Gains disputes ad about convictions
The challenger said she stands by her television
By PETER H. MILLIKEN
VINDICATOR STAFF WRITER
YOUNGSTOWN — Mahoning County Prosecutor Paul J. Gains has denounced a local television commercial in which his opponent, Atty. Heidi Hanni, charges that the prosecutor’s office has shown a decrease in criminal convictions despite an increased budget.
Hanni is challenging Gains, who is seeking re-election in the March 4 Democratic primary.
Gains held a news conference Friday in which he showed an increase in guilty pleas by criminal defendants in all but two of his 11 years in office, starting with 455 in 1997 and ending with 1,395 last year.
However, he attributed the jump from 857 in 2006 to 1,395 last year to an increased disposition of criminal cases as the county common pleas court “has been working diligently’’ to implement recommendations to improve court operations. The recommendations were made by the Ohio Supreme Court early last year. “Our judges are working harder. My prosecutors are working harder,” Gains said.
“The allegation that convictions have declined is an insult to the hard-working men and women of the common pleas court and of the Mahoning County prosecutor’s office,” Gains said. “To say that the budget has increased and less output has occurred is completely erroneous.”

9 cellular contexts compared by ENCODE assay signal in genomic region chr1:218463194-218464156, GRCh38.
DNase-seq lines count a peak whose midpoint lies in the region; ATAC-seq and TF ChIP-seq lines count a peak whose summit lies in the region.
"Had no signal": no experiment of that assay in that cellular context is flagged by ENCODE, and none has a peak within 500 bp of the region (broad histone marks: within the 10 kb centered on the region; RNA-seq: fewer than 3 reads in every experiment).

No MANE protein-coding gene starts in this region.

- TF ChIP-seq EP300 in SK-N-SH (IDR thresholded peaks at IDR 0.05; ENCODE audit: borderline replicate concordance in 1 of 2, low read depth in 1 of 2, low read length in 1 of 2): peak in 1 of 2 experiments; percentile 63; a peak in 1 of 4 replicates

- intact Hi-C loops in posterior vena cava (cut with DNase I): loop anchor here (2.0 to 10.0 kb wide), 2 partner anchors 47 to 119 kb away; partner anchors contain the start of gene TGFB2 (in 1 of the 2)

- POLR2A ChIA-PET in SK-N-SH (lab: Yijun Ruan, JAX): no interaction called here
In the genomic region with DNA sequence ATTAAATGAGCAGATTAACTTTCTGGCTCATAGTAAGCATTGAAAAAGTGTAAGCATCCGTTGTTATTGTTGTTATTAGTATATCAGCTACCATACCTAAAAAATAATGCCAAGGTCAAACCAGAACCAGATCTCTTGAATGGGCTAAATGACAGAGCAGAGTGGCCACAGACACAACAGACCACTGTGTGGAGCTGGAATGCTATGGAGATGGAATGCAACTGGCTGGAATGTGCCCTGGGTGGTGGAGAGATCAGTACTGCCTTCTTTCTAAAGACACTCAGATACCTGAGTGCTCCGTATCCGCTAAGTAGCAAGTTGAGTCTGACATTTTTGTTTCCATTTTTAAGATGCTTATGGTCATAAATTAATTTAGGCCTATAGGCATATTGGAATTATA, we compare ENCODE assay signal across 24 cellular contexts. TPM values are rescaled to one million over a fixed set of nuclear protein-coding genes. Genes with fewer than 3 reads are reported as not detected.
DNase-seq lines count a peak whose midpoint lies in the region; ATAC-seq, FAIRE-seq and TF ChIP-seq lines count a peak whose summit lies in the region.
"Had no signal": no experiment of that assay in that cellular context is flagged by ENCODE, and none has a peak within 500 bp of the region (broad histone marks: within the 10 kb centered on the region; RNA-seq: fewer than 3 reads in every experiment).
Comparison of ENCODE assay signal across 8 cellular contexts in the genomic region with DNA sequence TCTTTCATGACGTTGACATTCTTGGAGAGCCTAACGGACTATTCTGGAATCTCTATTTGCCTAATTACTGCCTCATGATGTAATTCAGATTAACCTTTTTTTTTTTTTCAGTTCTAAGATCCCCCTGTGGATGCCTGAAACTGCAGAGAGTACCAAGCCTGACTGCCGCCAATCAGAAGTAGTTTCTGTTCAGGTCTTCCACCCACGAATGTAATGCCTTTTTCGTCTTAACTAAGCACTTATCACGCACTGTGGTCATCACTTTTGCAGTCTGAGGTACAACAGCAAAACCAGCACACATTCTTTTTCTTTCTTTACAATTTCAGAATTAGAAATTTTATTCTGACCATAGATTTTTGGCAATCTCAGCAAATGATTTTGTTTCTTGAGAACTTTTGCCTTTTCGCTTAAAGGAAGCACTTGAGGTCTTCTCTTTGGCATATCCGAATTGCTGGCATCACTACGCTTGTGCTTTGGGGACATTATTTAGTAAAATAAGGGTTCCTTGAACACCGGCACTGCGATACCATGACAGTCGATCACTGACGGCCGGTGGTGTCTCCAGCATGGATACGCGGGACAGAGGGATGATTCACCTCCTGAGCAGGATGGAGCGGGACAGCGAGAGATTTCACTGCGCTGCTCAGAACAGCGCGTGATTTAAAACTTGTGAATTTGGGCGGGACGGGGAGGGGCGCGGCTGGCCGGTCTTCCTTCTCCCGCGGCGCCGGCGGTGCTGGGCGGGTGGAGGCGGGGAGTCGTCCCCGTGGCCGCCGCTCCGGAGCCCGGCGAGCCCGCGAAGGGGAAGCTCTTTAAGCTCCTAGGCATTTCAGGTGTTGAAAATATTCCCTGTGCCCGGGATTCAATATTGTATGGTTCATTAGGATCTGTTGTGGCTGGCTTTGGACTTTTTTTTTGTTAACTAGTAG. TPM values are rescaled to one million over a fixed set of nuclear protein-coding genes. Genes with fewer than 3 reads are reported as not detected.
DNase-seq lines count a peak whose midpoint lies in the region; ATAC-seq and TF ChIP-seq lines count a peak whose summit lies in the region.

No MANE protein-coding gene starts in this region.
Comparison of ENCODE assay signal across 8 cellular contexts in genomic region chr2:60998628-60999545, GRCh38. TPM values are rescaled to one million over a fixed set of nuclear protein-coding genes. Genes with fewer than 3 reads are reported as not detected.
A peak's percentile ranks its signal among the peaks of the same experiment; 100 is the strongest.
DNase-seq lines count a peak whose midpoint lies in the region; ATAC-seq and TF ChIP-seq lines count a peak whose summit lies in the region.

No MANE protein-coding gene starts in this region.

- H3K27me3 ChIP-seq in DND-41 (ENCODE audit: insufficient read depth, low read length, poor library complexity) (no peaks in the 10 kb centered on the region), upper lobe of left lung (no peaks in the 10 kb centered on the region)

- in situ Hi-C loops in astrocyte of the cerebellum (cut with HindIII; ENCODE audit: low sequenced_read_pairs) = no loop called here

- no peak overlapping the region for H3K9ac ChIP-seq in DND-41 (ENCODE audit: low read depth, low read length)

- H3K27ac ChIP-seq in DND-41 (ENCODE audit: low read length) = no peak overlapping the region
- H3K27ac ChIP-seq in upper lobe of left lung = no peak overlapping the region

The prosecutor’s office budget rose from $2,509,729 in 2005 to $3,030,913 in 2006, $3,276,981 in 2007 and $3,423,000 for 2008. Much of the increase from 2005 to 2006 is explained by the hiring of five new prosecutors in the fall of 2005 to expedite the criminal docket, Gains said.
Hanni said the numbers of cases disposed of with guilty pleas each year includes cases pending from prior years. She noted the slowness of Mahoning County Common Pleas Court’s criminal docket compared to other Ohio counties as shown in statistics published by the Ohio Supreme Court.
It’s the prosecutor’s job to expedite criminal justice, Hanni said. “We’ve got inmates or people that are released from jail that are awaiting trial for periods of one, two, three or even four years,” she added.
“I stand by my commercials, and I stand by my opinion that Paul Gains is one of the most ineffective prosecutors we’ve ever had in Mahoning County. ... He’s desperate,” Hanni said.
“He wants to point the finger at the court administrator, at the court assignment office and the courts themselves, when, in actuality, it is incumbent upon the accuser to watch the speedy-trial clock,” Hanni said.